MEXICO — For the past three years, local police and members of their Explorers program have been applying bright orange stickers to cases of beer and flavored alcohol in local stores around holidays, targeting adults who furnish alcohol to minors.

Project Sticker Shock is an awareness campaign by the River Valley Healthy Communities Coalition and Healthy Maine Partnerships. The stickers, cut in the shape of a police badge, state, “Providing alcohol to minors is illegal. Fines are up to $2,000 and/or up to one year in jail.”

Sandra Witas, RVHCC program coordinator, said Wednesday that the Fort Kent Healthy Maine Partnership put the program together and had success with it, so several HMPs across the state began using it.

“Our hope is that with these stickers we are discouraging someone from giving kids alcohol,” Witas said.

The RVHCC trained the police and Explorers on how and where to place the stickers on beer cases. The coalition also gets the stickers printed, 250 to a roll.

Witas said Mexico police officers and their Explorers program try to do two Sticker Shock community service projects a year.

“It’s a good idea,” Mexico police Chief Roy Hodsdon said Wednesday afternoon.

Hodsdon and officer Rob Drouin, Hodsdon’s wife, Renee, an Explorers adviser, and five Explorers spent Saturday placing six to eight rolls of stickers on beer cases and cases of flavored alcohol drinks such as Twisted Tea, in seven participating local stores.

The stores were Wal-Mart and Mexico One Stop, both in Mexico; Mrs. B’s Village Store in Peru; and both Big Apple stores and Circle K stores in Rumford and Mexico.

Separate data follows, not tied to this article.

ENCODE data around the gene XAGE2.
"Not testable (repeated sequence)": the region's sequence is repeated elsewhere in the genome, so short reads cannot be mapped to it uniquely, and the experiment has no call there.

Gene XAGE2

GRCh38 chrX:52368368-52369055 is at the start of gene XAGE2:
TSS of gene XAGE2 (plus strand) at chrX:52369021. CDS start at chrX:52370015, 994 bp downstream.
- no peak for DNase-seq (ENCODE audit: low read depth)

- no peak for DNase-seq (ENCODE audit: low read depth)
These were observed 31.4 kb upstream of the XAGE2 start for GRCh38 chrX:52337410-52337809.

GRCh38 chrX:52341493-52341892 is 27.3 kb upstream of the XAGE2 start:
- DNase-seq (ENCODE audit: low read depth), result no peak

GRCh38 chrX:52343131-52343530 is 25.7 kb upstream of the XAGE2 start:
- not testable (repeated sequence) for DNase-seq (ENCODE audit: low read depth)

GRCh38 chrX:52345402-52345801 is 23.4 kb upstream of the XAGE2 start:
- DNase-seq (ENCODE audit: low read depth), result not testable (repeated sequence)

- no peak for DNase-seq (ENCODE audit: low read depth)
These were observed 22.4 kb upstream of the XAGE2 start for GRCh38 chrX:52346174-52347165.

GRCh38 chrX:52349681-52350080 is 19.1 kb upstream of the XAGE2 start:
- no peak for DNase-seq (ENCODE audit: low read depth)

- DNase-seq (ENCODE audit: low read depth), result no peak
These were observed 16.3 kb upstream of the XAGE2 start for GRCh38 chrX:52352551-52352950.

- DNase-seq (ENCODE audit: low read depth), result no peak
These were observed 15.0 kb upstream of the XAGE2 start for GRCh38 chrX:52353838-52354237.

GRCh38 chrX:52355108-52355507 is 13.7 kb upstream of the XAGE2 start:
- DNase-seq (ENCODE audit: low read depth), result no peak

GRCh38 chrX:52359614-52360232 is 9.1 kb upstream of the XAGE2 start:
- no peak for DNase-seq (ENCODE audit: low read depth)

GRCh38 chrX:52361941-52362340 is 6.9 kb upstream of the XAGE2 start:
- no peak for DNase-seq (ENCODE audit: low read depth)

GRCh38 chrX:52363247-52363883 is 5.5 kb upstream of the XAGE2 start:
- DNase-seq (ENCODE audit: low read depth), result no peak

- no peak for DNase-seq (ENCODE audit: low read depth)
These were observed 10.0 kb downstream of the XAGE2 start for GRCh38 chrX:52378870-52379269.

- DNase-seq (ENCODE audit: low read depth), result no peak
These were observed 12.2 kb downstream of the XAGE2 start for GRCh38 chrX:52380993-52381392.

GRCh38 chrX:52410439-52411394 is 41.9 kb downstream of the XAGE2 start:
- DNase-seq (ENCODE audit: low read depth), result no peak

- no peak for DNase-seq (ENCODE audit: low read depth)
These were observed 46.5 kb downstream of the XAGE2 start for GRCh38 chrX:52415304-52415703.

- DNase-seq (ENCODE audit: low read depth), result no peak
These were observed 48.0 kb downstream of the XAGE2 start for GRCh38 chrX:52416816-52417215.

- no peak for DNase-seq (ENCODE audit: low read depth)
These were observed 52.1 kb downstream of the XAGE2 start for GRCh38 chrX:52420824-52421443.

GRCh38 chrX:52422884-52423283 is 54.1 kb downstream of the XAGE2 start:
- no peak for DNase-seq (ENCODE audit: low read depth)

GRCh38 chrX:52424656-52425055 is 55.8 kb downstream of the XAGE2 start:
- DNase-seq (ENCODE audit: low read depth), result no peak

“We’ve done as many as nine or 10 stores in the past,” Hodsdon said. “If there’s any (alcohol) in the cooler, we’ll tag it. We work with the stores. If there are any stores in the area that don’t want us to touch their alcohol cases, we won’t. But the seven stores we hit, ask us every time to do it.”

Hodsdon said they try to place stickers on alcohol cases and six packs during busy holiday seasons. They did it on Saturday trying to catch the crowd buying alcohol ahead of St. Patrick’s Day.

“We want to get the word out that if someone catches them giving alcohol to minors, it’s a big fine,” he said. They only target non-hard liquor, because (hard liquor) is kept behind the counter and not in coolers.

Last year, they did the Sticker Shock program in stores, and when Hodsdon returned to check them, he said he learned that 70 percent of the ticketed cases had been sold.

Hodsdon said he’s spotted ticketed cases in people’s homes when responding to calls for service, but never seen any at underage beer and alcohol parties.

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